Kurosawa’s Rashomon, re-viewed
This article, although it devotes some space to Akira Kurosawa’s overall career, focuses on Rashomon (1950) – a film that many consider his greatest work, and one of the great artworks of the twentieth century. Rashomon is also the film that made Kurosawa one of the first Japanese directors to become known to the West, and that even gave rise to a term – the ‘Rashomon effect’ – now used not only in cinema but also in literature, legal studies, psychology, sociology, anthropology and history.
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Document Type: Research Article
Affiliations: University of Kurdistan, Hewlêr
Publication date: April 1, 2019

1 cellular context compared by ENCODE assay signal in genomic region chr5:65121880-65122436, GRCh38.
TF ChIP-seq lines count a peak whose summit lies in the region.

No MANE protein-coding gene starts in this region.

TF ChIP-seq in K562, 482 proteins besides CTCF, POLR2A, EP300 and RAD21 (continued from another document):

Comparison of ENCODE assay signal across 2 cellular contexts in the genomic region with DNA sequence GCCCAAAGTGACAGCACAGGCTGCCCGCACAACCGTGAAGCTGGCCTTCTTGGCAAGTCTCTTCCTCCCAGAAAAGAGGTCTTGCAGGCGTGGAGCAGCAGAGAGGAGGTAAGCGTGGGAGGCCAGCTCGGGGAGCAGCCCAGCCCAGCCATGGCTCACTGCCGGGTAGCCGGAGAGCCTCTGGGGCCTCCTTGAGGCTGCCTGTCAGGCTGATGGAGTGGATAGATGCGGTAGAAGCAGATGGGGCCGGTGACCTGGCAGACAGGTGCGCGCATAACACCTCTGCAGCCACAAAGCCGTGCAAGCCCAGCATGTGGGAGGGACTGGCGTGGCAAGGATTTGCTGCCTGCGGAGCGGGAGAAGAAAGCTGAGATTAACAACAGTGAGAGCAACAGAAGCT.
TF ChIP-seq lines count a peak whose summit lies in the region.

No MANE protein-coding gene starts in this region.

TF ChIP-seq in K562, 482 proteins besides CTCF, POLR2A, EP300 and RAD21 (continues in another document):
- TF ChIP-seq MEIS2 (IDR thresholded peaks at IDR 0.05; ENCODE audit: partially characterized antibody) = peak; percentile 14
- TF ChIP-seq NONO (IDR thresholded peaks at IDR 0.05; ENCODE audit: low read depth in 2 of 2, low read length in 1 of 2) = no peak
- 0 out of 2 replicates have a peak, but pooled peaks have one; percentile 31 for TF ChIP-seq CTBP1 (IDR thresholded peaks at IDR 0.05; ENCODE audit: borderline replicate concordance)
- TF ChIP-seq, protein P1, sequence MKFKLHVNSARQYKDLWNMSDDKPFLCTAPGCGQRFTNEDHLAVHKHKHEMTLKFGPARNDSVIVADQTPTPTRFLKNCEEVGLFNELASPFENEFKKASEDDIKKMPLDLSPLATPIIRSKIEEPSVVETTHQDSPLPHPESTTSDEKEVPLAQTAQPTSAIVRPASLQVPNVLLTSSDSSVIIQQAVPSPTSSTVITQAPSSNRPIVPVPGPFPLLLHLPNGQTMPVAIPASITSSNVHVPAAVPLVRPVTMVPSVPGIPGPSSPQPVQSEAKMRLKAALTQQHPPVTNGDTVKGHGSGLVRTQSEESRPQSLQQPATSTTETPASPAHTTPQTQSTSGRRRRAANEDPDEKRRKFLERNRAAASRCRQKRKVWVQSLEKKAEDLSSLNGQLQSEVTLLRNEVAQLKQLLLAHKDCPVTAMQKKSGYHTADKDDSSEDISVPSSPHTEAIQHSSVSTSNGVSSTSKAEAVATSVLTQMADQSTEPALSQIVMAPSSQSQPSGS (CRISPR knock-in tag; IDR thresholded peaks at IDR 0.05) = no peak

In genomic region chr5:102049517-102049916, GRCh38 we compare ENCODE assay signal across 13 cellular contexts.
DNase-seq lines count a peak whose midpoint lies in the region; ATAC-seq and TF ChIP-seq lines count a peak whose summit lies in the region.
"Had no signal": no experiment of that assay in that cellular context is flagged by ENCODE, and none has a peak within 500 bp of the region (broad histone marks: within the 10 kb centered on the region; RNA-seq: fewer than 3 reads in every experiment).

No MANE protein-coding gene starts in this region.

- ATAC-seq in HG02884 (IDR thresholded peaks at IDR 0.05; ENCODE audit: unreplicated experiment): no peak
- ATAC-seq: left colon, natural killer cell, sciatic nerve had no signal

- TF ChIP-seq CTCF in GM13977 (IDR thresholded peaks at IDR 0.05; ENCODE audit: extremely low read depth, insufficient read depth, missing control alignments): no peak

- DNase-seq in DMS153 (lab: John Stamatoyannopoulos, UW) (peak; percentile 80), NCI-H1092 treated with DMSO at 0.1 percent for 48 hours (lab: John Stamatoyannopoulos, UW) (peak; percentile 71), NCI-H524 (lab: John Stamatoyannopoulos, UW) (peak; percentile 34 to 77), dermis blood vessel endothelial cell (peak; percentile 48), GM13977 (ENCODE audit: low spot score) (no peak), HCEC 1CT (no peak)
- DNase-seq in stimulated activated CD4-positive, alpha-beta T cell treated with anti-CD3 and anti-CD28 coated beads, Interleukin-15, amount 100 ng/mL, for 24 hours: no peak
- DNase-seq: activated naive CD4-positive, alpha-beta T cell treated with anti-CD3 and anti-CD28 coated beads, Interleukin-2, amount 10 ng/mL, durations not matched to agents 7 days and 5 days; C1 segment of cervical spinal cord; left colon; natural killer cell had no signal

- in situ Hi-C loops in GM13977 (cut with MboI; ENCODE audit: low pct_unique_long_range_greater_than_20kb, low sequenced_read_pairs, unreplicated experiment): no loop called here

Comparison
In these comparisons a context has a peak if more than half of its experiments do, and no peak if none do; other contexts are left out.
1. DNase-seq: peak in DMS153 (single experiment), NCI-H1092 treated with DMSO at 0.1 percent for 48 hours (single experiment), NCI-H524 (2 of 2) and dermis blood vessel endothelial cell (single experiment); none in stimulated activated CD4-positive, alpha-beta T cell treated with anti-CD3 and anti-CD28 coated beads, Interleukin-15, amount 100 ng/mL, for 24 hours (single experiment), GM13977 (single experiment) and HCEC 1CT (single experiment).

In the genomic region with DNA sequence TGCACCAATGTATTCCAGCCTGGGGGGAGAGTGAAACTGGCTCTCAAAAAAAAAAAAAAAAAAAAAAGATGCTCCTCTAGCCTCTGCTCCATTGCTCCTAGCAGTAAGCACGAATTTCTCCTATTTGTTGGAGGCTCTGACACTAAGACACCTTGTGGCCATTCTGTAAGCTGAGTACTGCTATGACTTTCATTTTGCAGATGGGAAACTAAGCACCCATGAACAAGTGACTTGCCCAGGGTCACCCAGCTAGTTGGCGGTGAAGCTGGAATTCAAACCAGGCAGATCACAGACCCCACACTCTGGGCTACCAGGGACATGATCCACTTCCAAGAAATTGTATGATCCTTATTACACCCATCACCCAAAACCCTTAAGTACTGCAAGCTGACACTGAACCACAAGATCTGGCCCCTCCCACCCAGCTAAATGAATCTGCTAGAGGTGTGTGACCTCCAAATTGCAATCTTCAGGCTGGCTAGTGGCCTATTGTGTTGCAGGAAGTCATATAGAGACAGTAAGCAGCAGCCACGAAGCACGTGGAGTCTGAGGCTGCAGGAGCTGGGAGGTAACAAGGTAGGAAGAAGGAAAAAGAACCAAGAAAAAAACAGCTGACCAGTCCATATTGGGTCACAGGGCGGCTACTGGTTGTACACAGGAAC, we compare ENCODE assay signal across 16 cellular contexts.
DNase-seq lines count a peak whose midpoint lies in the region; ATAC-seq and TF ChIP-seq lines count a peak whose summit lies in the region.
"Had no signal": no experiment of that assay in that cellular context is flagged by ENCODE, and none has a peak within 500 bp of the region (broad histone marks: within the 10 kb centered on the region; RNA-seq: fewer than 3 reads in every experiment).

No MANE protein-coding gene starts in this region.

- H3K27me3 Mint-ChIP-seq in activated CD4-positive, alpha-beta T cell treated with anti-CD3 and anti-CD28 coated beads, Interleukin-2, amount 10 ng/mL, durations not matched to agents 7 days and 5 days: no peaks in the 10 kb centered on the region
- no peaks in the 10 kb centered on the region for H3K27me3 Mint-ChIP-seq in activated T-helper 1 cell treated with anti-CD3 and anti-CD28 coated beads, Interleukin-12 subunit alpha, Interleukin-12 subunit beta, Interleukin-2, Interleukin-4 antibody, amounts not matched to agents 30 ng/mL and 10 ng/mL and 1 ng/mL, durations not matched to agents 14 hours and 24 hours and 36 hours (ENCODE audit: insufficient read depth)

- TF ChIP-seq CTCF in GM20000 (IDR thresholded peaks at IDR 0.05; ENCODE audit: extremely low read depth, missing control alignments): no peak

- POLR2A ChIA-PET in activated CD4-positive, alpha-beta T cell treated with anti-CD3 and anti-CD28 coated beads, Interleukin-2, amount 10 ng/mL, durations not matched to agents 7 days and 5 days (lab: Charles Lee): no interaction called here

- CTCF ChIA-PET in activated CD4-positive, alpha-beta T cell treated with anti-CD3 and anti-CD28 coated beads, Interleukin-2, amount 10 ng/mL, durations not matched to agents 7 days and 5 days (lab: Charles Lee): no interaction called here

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- Asian Cinema is a seminal journal, which has been published since 1995 by the Asian Cinema Studies Society under the stewardship of Professor John Lent. From 2012 Asian Cinema will be published by Intellect as part of our Film Studies journal portfolio. The journal currently publishes a variety of scholarly material - including research articles, interviews, book and film reviews and bibliographies - on all forms and aspects of Asian cinema. The journal's broad aim is to advance understanding and knowledge of the rich traditions of the various Asian cinemas, thereby making an invaluable contribution to the field of Film Studies in general.
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